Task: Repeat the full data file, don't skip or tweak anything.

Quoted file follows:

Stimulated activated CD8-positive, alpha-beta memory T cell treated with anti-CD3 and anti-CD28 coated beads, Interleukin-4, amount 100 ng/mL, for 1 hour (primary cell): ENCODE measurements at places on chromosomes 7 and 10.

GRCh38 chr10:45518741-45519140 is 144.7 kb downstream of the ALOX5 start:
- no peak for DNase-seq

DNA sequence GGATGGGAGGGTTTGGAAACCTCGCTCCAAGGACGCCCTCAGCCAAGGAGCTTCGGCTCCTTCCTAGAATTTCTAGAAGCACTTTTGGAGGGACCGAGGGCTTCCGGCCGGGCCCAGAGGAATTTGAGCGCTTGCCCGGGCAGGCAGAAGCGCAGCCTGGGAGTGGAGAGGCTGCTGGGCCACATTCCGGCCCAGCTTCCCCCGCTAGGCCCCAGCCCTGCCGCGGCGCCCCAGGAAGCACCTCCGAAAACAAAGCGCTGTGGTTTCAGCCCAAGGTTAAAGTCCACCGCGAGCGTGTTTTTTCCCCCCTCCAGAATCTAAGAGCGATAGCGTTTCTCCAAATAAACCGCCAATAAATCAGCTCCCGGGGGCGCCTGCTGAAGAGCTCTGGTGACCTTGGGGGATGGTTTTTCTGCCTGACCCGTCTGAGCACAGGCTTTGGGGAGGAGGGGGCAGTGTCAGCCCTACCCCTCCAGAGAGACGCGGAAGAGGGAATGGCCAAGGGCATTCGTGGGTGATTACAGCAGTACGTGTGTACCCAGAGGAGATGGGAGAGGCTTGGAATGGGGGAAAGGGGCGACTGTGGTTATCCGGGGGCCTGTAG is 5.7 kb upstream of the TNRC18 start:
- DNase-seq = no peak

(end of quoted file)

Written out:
Stimulated activated CD8-positive, alpha-beta memory T cell treated with anti-CD3 and anti-CD28 coated beads, Interleukin-4, amount 100 ng/mL, for 1 hour (primary cell): ENCODE measurements at places on chromosomes 7 and 10.

GRCh38 chr10:45518741-45519140 is 144.7 kb downstream of the ALOX5 start:
- no peak for DNase-seq

DNA sequence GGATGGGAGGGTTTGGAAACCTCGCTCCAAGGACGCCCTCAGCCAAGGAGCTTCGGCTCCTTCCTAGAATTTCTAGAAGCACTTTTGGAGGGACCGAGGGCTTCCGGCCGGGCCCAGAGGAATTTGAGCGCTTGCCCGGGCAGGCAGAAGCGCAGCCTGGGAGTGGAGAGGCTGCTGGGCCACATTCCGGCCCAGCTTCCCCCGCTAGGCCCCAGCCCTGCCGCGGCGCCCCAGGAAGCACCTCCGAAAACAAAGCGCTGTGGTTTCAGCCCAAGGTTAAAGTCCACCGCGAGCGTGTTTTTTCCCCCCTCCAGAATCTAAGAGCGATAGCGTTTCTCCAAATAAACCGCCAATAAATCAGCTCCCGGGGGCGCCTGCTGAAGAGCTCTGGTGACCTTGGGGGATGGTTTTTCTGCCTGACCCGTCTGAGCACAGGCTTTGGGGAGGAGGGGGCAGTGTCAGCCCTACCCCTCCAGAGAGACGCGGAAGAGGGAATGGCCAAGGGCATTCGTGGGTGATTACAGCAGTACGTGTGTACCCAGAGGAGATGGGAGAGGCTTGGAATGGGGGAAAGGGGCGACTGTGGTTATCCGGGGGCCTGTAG is 5.7 kb upstream of the TNRC18 start:
- DNase-seq = no peak